House prices dipped 1 per cent in the final three months of last year, according to the latest report by property website Daft.ie. This is the first time since mid-2013 that the average house price fell compared with the previous quarter. Prices fell nationally and in the capital, with Dublin prices slipping back by 0.7 per cent, the first drop there since mid-2012.
Would-be house buyers may have lowered their expectations of the amount they can borrow in light of the proposed Central Bank limits on mortgage lending, the report says.
However, the average asking price for a home nationwide is still 12.8 per cent higher at €193,000 than it was a year ago, Daft’s 2014 Year in Review House Price Report shows. This compares with a peak average asking price of €378,000 in 2007 before the property bubble burst.
Annual house price inflation in Dublin has eased from a high of 25 per cent in September to 20 per cent in December. But the market is far more active than it was in 2013. More than 3,500 properties were listed for sale in Dublin on December 1st, 2014, which was a third more than on the same date a year earlier.
Sherry Fitzgerald said on Friday that there is “every reason to believe that prices will continue to rise at above trend levels in the short term in many locations” into 2015.
A protest march against water charges on O’Connell Street, Dublin. The year started off badly for Irish Water and got worse. Photograph: Eric Luke Pricewatch review of 2014: choppy waters for consumers in a year of give and take
Cork and Galway cities saw price falls of 1 per cent in the fourth quarter of 2014, while Limerick and Waterford cities saw falls of between 3 per cent and 4 per cent. Outside the main cities, the average asking price across the country fell by 1.3 per cent, but remains 7.6 per cent higher than at the same time last year.
Trinity College Dublin economist Ronan Lyons, the author of the Daft.ie report, said it seemed the Central Bank’s proposed limits on mortgage lending – which require most housebuyers to have a 20 per cent deposit – were having an impact on the market even though they have not come into force.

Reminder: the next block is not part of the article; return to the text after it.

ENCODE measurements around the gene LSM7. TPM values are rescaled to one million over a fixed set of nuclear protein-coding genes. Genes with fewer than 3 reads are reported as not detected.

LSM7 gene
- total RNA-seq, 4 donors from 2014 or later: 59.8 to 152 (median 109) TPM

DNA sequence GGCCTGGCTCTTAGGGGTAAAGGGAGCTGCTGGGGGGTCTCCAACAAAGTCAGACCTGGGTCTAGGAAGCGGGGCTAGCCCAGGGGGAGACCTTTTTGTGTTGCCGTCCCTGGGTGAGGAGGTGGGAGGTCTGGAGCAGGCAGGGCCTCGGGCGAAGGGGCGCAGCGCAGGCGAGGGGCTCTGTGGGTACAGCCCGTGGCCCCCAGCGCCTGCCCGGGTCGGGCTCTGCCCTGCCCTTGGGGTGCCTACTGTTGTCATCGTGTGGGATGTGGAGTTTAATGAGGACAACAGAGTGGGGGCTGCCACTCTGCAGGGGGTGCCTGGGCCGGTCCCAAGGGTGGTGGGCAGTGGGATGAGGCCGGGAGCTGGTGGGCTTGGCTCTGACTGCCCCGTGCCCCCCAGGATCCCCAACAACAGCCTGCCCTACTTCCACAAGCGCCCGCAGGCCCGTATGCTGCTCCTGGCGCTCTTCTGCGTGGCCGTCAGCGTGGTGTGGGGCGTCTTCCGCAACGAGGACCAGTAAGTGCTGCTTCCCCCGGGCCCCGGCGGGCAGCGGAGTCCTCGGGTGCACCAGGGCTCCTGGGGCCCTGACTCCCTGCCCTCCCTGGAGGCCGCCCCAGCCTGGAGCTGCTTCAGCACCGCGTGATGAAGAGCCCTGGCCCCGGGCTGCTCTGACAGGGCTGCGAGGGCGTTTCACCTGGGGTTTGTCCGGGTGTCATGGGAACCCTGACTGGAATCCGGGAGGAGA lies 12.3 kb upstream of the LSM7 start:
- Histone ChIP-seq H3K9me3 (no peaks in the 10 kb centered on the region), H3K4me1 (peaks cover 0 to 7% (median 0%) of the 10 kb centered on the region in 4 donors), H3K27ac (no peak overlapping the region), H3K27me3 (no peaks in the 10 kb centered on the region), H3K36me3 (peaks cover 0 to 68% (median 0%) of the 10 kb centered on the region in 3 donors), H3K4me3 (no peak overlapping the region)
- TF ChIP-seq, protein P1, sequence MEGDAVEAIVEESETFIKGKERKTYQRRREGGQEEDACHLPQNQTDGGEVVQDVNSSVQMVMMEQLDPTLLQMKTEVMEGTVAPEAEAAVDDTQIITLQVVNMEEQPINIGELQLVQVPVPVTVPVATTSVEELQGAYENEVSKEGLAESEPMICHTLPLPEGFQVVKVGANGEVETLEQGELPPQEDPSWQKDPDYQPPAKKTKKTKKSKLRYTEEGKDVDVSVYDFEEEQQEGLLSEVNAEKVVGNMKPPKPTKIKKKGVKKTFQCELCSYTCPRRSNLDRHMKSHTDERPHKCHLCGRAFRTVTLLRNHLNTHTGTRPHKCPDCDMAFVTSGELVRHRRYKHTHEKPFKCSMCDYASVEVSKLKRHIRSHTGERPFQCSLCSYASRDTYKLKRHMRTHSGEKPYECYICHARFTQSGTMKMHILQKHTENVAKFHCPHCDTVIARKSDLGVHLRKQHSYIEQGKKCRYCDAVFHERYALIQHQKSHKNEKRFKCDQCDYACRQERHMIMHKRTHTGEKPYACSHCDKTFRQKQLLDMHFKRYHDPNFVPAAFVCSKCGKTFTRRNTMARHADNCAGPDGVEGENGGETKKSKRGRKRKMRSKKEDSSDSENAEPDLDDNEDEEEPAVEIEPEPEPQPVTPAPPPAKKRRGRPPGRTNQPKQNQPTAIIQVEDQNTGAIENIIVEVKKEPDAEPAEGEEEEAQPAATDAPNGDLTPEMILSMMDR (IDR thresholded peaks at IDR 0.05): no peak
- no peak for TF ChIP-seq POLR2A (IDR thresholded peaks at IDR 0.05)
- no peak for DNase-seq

“When asked what they expected will happen Dublin house prices over the coming 12 months, survey respondents in September expected an increase of 12 per cent. In December, however, that figure had fallen to 5 per cent,” Mr Lyons noted. “Restricting the amount lent to each household is a necessary first step to ensuring a stable housing market. The second step is addressing the cost base, to ensure an adequate supply of housing,” he added.
“With fewer than 30,000 properties on the market currently – and just 3,500 of those in Dublin – this is the challenge for policymakers as we move into 2015.”
This shortage in supply is evident across the Irish housing sector, “from the working homeless ‘living’ in hotels to the desperate lack of student accommodation, from the lengthy social housing waiting lists to wealthy first-time buyers bemoaning the lack of homes to choose from”.
Meanwhile, Permanent TSB is to cut mortgage rates for new customers by between 0.36 per cent and 0.42 per cent from January 12th. Permanent TSB’s highest variable rate, for borrowers with a deposit of less than 20 per cent but more than 10 per cent of the property price, will fall to 4.2 per cent, down from 4.59 per cent.
Its lowest variable rate, for customers who borrow less than 50 per cent of the property price, will drop to 3.7 per cent, down from 4.05 per cent.
Its head of mortgages Richard Kelly said the lender hoped to grow its market share. It currently stands at 13 per cent.
“We will continue to provide mortgage credit to those customers who demonstrate affordability and are creditworthy,” Mr Kelly said.
The Central Bank is expected to confirm its plans to tighten controls on property lending later this month.